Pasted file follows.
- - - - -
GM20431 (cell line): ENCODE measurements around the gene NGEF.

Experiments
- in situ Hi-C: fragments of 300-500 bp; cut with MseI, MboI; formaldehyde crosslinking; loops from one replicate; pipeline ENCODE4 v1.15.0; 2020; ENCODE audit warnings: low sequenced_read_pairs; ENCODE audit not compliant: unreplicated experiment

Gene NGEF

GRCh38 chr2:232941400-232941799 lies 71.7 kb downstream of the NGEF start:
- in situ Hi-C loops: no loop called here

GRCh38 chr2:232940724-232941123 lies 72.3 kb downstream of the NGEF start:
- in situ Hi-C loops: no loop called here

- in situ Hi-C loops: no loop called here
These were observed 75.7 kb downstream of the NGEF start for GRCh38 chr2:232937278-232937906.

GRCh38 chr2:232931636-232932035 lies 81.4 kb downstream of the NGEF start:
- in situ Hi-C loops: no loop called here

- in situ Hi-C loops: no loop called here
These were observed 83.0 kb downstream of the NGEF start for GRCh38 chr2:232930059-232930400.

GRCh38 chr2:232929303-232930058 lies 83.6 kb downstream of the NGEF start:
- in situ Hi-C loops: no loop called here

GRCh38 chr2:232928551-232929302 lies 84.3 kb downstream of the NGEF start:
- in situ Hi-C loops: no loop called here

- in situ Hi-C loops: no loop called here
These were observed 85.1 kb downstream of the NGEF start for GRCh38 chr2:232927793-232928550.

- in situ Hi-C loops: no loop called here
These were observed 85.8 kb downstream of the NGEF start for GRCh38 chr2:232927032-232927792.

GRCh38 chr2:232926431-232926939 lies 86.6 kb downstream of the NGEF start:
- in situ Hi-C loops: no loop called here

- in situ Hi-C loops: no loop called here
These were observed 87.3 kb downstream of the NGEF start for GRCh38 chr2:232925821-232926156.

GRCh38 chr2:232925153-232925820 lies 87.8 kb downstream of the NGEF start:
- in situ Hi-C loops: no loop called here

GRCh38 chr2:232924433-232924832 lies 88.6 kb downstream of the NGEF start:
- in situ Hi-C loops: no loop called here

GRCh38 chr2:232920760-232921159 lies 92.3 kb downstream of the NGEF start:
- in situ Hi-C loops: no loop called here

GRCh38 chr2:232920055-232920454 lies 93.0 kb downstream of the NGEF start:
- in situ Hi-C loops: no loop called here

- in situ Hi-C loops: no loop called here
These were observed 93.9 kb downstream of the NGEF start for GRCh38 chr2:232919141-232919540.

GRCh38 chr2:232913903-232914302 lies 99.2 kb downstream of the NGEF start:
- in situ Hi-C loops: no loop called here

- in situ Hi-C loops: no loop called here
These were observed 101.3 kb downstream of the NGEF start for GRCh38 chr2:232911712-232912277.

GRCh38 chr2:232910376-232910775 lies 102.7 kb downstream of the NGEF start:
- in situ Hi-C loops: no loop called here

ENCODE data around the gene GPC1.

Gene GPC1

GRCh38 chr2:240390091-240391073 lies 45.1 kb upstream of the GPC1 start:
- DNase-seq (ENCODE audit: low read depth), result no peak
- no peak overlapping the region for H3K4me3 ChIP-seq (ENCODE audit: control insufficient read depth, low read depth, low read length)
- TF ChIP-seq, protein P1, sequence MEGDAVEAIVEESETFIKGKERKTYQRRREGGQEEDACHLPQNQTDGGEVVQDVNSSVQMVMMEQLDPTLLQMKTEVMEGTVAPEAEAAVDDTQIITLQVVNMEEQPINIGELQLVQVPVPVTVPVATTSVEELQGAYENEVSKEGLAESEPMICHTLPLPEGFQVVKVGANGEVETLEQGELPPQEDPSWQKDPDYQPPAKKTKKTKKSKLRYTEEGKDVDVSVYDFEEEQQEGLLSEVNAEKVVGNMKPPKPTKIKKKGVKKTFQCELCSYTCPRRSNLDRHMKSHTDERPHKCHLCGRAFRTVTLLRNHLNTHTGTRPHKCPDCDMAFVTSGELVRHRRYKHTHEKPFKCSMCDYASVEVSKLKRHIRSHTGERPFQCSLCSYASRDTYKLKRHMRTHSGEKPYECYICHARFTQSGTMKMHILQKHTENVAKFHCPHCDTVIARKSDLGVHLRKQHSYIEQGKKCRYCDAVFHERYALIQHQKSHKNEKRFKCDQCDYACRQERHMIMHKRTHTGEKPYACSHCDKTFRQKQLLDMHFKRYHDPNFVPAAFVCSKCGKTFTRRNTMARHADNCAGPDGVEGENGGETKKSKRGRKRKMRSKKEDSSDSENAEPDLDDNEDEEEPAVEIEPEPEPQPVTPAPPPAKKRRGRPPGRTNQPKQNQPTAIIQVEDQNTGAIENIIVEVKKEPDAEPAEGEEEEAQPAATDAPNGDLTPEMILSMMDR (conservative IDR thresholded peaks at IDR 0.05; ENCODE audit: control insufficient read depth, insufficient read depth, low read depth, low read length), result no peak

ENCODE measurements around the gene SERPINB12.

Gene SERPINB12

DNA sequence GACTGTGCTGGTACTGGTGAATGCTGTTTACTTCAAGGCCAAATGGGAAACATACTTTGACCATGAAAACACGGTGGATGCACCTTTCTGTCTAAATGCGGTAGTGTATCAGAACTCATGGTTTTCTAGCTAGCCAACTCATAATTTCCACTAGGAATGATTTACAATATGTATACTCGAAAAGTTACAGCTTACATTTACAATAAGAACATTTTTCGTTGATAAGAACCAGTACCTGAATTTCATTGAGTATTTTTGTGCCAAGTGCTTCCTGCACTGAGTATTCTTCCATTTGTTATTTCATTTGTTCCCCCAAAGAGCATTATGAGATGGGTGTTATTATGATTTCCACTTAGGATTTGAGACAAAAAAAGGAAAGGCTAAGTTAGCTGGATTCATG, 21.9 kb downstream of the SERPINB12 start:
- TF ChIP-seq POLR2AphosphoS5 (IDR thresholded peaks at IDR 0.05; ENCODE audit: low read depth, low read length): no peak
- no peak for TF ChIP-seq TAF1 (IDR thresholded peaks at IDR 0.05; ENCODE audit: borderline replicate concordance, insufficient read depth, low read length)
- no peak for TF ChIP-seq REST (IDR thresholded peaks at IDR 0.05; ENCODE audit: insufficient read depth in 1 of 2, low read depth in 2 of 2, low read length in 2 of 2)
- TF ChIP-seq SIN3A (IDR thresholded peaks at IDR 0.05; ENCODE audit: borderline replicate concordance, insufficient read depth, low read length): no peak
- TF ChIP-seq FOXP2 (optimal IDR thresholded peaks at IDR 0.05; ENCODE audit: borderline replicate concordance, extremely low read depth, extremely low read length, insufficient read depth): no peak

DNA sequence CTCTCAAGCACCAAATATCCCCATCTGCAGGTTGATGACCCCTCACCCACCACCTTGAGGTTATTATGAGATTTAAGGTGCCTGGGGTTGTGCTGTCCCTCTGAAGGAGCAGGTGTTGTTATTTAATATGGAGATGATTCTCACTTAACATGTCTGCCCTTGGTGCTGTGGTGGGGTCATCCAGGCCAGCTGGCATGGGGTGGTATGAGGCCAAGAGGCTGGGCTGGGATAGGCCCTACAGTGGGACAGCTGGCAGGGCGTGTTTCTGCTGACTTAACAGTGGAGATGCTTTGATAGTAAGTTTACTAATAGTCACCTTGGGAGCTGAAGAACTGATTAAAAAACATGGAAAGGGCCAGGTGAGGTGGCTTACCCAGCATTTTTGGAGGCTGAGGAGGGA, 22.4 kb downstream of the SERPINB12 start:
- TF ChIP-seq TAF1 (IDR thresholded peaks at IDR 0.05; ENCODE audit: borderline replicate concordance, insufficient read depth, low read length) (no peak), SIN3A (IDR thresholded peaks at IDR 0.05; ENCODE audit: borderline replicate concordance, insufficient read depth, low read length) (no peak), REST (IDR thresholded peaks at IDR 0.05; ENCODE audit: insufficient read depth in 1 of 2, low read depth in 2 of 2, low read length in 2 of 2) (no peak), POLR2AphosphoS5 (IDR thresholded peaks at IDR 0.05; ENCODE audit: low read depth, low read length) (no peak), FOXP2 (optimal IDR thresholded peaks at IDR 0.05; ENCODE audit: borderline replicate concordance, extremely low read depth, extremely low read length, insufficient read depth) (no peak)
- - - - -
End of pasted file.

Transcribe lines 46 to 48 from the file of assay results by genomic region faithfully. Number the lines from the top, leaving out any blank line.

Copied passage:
- DNase-seq (ENCODE audit: low read depth), result no peak
- no peak overlapping the region for H3K4me3 ChIP-seq (ENCODE audit: control insufficient read depth, low read depth, low read length)
- TF ChIP-seq, protein P1, sequence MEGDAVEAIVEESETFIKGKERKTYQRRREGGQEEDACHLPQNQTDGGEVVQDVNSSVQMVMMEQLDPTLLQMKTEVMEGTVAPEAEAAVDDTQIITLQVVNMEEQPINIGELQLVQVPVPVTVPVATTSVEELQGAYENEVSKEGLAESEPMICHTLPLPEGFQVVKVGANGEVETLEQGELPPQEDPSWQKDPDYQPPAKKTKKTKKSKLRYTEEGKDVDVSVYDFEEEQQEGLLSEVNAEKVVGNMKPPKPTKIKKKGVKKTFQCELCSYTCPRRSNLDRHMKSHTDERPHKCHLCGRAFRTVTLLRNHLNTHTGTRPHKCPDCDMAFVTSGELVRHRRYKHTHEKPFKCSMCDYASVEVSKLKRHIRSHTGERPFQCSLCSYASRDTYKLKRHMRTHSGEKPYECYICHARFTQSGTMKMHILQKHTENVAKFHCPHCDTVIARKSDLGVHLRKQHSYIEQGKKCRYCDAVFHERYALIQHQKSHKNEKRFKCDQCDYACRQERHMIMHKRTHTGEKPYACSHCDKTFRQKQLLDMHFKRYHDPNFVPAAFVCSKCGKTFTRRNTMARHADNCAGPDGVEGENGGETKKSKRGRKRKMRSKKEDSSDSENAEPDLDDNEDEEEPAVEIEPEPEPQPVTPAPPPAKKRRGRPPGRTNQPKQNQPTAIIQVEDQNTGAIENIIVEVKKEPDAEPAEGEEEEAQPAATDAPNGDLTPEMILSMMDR (conservative IDR thresholded peaks at IDR 0.05; ENCODE audit: control insufficient read depth, insufficient read depth, low read depth, low read length), result no peak